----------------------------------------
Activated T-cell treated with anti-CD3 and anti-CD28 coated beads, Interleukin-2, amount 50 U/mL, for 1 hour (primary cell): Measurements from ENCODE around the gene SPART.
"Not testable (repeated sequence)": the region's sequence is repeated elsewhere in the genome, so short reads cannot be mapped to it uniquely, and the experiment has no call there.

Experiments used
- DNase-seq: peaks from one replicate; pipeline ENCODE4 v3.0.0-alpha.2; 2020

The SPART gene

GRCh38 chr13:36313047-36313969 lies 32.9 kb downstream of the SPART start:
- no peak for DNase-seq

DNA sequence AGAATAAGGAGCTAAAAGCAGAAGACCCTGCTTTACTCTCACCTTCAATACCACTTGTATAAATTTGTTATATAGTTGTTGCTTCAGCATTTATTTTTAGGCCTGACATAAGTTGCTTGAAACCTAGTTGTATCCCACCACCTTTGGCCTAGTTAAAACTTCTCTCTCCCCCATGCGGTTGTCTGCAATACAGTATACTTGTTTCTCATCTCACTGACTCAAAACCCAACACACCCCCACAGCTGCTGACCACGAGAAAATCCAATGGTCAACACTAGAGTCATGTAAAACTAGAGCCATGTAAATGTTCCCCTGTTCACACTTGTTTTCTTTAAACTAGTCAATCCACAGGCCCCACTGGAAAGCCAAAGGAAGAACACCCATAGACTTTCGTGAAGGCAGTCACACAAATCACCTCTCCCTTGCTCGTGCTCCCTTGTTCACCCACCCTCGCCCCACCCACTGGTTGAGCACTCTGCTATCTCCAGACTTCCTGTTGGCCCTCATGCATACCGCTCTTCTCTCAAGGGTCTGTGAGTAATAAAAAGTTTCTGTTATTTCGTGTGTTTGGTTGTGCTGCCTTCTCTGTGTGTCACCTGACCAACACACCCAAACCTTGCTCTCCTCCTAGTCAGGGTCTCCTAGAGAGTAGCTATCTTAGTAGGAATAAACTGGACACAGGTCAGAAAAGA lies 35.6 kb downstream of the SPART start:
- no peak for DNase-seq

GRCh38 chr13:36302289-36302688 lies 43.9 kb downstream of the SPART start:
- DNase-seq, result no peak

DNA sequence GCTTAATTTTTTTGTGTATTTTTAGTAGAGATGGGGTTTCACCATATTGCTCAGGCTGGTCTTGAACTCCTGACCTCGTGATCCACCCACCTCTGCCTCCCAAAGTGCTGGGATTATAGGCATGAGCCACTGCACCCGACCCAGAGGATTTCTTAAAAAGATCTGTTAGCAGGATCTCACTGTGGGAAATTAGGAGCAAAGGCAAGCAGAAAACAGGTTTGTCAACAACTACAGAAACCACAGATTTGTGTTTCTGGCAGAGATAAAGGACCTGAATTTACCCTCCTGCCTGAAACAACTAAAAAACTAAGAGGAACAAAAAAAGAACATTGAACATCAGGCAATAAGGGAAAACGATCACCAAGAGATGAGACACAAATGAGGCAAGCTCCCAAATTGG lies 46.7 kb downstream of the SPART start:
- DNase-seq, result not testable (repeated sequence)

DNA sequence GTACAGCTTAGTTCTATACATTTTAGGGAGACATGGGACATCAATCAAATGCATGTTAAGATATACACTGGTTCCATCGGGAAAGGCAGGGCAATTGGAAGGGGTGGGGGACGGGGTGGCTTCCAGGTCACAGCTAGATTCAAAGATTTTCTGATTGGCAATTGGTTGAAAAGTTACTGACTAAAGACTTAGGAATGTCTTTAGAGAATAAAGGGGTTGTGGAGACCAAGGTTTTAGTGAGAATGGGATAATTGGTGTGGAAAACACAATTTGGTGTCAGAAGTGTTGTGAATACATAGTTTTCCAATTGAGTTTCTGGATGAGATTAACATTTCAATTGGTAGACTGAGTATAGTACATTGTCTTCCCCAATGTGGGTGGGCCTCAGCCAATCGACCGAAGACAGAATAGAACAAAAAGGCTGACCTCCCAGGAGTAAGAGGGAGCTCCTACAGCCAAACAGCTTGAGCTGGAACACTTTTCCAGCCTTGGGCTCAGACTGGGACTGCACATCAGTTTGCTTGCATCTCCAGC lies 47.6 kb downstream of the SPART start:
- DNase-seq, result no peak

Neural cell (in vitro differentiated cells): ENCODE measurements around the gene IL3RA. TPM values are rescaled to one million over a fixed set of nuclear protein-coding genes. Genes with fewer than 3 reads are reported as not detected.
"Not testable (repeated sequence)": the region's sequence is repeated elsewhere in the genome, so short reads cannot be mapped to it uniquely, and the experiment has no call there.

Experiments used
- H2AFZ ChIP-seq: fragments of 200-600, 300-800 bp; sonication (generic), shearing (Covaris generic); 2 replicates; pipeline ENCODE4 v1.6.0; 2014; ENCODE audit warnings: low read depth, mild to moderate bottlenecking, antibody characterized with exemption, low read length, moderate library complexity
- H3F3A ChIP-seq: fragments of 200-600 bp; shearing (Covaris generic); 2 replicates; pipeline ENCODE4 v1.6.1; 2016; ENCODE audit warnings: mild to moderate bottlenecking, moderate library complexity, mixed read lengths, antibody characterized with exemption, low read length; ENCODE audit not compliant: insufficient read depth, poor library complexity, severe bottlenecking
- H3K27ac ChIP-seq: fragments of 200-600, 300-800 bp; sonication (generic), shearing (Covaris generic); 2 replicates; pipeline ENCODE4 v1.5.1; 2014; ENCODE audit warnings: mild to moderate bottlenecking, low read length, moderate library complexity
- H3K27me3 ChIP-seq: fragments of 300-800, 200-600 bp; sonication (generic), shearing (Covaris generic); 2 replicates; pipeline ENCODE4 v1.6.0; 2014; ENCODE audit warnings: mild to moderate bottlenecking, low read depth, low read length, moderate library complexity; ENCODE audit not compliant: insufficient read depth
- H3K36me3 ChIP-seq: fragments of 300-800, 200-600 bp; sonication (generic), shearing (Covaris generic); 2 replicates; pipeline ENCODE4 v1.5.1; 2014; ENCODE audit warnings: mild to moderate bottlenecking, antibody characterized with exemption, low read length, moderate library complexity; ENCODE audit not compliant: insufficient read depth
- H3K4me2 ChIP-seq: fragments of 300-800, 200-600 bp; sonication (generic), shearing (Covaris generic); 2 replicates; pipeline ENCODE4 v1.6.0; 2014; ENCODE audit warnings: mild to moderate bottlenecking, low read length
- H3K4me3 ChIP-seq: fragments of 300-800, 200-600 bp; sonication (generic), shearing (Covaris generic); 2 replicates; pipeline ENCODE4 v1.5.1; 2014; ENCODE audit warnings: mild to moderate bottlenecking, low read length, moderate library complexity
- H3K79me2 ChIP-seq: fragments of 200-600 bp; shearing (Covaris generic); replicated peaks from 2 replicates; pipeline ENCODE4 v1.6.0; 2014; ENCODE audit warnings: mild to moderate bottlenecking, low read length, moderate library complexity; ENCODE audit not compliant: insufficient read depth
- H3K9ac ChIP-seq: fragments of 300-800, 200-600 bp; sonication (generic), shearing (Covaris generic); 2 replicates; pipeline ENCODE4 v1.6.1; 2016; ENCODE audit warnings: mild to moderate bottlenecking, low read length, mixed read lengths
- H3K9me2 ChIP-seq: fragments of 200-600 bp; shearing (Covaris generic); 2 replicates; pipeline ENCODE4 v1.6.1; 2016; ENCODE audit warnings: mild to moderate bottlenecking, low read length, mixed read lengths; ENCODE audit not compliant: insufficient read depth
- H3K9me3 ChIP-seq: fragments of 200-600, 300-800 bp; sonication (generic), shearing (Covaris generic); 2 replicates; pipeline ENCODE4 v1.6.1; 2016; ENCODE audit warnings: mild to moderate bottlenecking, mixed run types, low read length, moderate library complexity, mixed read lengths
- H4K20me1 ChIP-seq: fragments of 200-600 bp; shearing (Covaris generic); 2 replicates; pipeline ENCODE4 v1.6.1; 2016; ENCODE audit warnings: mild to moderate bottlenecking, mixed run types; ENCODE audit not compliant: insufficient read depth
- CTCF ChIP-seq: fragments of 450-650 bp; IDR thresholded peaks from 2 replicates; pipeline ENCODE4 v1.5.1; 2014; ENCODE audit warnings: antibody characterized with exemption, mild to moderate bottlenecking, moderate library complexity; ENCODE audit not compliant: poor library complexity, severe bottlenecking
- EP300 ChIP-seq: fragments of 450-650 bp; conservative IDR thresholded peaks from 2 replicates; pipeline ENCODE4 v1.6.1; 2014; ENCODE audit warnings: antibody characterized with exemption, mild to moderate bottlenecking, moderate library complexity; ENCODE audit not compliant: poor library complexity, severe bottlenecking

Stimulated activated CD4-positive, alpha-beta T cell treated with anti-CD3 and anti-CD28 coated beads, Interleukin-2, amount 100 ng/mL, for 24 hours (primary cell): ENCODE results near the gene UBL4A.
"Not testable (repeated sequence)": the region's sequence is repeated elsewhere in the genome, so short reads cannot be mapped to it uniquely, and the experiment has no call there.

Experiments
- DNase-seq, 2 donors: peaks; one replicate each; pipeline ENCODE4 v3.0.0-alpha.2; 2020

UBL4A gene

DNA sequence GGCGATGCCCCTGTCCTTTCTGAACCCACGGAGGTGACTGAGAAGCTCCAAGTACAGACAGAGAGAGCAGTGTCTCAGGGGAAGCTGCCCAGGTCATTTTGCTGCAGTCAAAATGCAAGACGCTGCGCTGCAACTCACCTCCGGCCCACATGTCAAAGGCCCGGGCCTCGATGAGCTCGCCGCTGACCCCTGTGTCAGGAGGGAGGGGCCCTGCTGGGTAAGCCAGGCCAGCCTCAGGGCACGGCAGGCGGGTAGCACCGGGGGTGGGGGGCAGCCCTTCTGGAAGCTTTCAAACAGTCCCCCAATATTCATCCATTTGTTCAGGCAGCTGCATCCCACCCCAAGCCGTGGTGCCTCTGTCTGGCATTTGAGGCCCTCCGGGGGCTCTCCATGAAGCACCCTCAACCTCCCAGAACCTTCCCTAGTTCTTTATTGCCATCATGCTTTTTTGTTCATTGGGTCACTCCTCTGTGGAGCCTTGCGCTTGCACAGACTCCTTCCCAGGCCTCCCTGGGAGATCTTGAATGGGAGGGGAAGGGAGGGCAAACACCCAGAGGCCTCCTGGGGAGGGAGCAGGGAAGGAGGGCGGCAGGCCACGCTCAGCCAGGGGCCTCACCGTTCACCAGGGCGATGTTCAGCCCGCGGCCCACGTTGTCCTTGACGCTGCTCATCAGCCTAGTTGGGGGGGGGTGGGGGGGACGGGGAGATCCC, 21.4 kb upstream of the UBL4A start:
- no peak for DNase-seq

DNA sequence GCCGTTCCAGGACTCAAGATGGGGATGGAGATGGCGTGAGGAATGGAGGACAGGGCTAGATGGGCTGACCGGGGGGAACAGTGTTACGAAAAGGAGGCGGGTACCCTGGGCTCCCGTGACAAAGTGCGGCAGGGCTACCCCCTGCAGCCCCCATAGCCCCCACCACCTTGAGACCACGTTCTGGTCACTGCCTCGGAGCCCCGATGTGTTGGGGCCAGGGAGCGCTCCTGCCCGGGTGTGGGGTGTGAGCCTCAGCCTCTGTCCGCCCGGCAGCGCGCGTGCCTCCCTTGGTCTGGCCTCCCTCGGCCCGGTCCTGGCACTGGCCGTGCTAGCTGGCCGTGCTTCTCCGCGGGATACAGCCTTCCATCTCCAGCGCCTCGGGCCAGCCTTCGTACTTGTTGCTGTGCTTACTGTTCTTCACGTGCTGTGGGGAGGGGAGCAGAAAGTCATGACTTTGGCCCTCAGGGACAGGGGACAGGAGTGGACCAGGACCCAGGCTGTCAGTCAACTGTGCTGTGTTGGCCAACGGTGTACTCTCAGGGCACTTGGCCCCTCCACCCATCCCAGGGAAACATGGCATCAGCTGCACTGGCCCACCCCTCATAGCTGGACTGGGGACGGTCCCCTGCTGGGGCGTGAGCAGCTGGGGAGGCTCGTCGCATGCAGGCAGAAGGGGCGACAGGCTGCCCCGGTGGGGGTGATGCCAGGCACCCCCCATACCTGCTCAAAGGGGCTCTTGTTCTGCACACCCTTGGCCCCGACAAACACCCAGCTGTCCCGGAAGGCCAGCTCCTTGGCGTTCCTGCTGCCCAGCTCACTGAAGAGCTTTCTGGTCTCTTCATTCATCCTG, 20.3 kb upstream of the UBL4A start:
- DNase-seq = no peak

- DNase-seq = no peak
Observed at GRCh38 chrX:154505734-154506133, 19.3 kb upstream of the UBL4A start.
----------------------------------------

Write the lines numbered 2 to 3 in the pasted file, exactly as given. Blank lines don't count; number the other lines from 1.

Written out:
"Not testable (repeated sequence)": the region's sequence is repeated elsewhere in the genome, so short reads cannot be mapped to it uniquely, and the experiment has no call there.

Experiments used